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jelliott


Aug 1, 2005, 6:47 PM
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Correct me if I am wrong but I thought Goran died because of a failed biner that possibly had micro cracks.

Nobody knows for sure, but his belayer lamented the fact that thay had not changed from the quick draws to slings for their pro on the fatal climb.

Two pieces pulled before the biner broke.

I'm guessing you brits and a few others don't understand that stiff, short, quick draws contribute greatly to lifting and otherwise screwing up gear placements.

Just to be clear


grit-freak
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Aug 1, 2005, 6:48 PM
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Aren't all of your routes like 10 meters long?


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The j_ung Dancers?

"Routes???? like 10 meters long" .........We call this bouldering!!!! :roll:


Partner johnnym


Aug 1, 2005, 6:50 PM
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"Routes???? like 10 meters long" .........We call this bouldering!!!! :roll:

And lowball at that!! :roll:


feanor007


Aug 1, 2005, 7:04 PM
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i just use quickdraws b/c right now my money is dedicated to buying more pro. i'd never heard about problems w/draws


dirtineye


Aug 1, 2005, 9:30 PM
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i just use quickdraws b/c right now my money is dedicated to buying more pro. i'd never heard about problems w/draws

You can do this little test for yourself:

Place a bunch of gear.

Clip a short stiff draw to each piece, clip a rope to the draw, and shake the rope. YOu are simulating what heppens when there is drag, the route wanders, you lean out from the wall, and all the otehr situations that can affect the placement.

Now do the same thing, but with a two foot sling instead of the draw.

Observe and draw your own conclusions.


jelliott


Aug 1, 2005, 9:38 PM
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i just use quickdraws b/c right now my money is dedicated to buying more pro. i'd never heard about problems w/draws

You can do this little test for yourself:

Place a bunch of gear.

Clip a short stiff draw to each piece, clip a rope to the draw, and shake the rope. YOu are simulating what heppens when there is drag, the route wanders, you lean out from the wall, and all the otehr situations that can affect the placement.

Now do the same thing, but with a two foot sling instead of the draw.

just my 2 cents

Observe and draw your own conclusions.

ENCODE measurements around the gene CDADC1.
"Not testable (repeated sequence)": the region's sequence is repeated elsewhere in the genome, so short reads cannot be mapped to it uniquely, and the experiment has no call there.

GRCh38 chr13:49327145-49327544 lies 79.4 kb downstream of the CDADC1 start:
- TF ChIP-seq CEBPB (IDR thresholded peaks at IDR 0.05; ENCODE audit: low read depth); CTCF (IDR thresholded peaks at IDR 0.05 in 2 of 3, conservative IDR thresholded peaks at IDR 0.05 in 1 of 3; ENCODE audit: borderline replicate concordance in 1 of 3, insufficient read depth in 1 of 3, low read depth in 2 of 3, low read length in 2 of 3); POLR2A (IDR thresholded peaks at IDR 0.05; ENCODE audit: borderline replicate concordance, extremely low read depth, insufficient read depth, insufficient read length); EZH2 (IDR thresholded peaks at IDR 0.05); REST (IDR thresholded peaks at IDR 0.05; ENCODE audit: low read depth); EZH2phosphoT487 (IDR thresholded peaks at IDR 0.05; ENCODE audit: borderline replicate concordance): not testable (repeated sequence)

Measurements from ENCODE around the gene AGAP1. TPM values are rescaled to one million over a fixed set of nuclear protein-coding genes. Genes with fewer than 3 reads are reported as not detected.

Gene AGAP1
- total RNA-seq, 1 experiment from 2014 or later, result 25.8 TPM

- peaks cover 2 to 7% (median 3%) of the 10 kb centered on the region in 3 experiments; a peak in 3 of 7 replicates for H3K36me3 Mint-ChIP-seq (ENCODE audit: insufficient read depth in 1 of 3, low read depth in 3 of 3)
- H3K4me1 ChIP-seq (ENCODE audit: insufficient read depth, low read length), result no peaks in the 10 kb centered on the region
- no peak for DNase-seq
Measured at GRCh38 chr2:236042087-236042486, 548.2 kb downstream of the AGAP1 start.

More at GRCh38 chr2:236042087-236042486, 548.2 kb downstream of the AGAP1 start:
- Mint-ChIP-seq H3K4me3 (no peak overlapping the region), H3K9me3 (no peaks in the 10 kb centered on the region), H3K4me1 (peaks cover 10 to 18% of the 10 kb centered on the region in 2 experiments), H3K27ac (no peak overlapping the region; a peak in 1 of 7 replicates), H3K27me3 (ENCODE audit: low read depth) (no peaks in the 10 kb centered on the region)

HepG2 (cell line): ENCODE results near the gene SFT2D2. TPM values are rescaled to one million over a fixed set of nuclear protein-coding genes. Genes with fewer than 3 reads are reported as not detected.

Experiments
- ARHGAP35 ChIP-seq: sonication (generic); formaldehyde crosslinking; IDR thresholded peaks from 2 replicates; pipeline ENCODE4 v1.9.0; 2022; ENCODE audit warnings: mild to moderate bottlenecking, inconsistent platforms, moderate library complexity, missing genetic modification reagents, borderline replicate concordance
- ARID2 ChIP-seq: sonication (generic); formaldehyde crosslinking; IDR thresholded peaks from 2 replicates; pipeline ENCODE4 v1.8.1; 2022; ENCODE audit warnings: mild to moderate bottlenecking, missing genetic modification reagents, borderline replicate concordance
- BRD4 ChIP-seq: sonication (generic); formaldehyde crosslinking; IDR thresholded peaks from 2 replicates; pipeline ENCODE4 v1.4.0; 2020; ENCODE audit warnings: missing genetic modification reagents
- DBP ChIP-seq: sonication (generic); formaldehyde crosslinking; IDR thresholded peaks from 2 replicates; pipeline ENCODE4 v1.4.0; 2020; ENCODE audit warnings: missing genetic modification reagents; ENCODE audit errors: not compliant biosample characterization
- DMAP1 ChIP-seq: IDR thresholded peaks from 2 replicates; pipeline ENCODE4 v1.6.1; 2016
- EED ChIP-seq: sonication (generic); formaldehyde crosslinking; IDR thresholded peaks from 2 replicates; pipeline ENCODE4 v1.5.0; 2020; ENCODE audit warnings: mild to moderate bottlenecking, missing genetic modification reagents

If you really in need of slings then REI has then for 16 cents of foot and make your own. I think the use of draws isn't that bad for certain situations... straight in crack, and if the route wanders that much that even a 7 inch draw doesn't work (in a pinch) then the rope will also pull on a 2 foot sling and mess up the placement. You should as a leader decide what is the best placement... hence the point of trad.


ambient


Aug 1, 2005, 9:47 PM
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You can do this little test for yourself:

Place a bunch of gear.

Clip a short stiff draw to each piece, clip a rope to the draw, and shake the rope. YOu are simulating what heppens when there is drag, the route wanders, you lean out from the wall, and all the otehr situations that can affect the placement.

Now do the same thing, but with a two foot sling instead of the draw.

Observe and draw your own conclusions.

Just to be clear..
Have you heard about double ropes.. :wink:
Yea.. Tought so..
Use them right and you won't have that problem.. And, you can do full rope lenghts raps.. :wink: And you have redundancy if rockfall or sharp edges destroy your rope.. :P


dirtineye


Aug 1, 2005, 9:51 PM
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In reply to:
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You can do this little test for yourself:

Place a bunch of gear.

Clip a short stiff draw to each piece, clip a rope to the draw, and shake the rope. YOu are simulating what heppens when there is drag, the route wanders, you lean out from the wall, and all the otehr situations that can affect the placement.

Now do the same thing, but with a two foot sling instead of the draw.

Observe and draw your own conclusions.

Just to be clear..
Have you heard about double ropes.. :wink:
Yea.. Tought so..
Use them right and you won't have that problem.. And, you can do full rope lenghts raps.. :wink: And you have redundancy if rockfall or sharp edges destroy your rope.. :P

Know what? About all I climb on is doubles.

You and jellybean sound clueless.


jelliott


Aug 1, 2005, 9:52 PM
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and fall really far if a piece blows... 16 cent a foot sling that i can make into any length or expensive second rope... my poor self will go with the 1-2 dollar slings


dirtineye


Aug 1, 2005, 9:56 PM
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I think the use of draws isn't that bad for certain situations... straight in crack, and if the route wanders that much that even a 7 inch draw doesn't work (in a pinch) then the rope will also pull on a 2 foot sling and mess up the placement.

That is just wrong. You are clueless.

In reply to:
You should as a leader decide what is the best placement... hence the point of trad.

You have demonstrated that you more than likely don't possess the judgement to do this safely.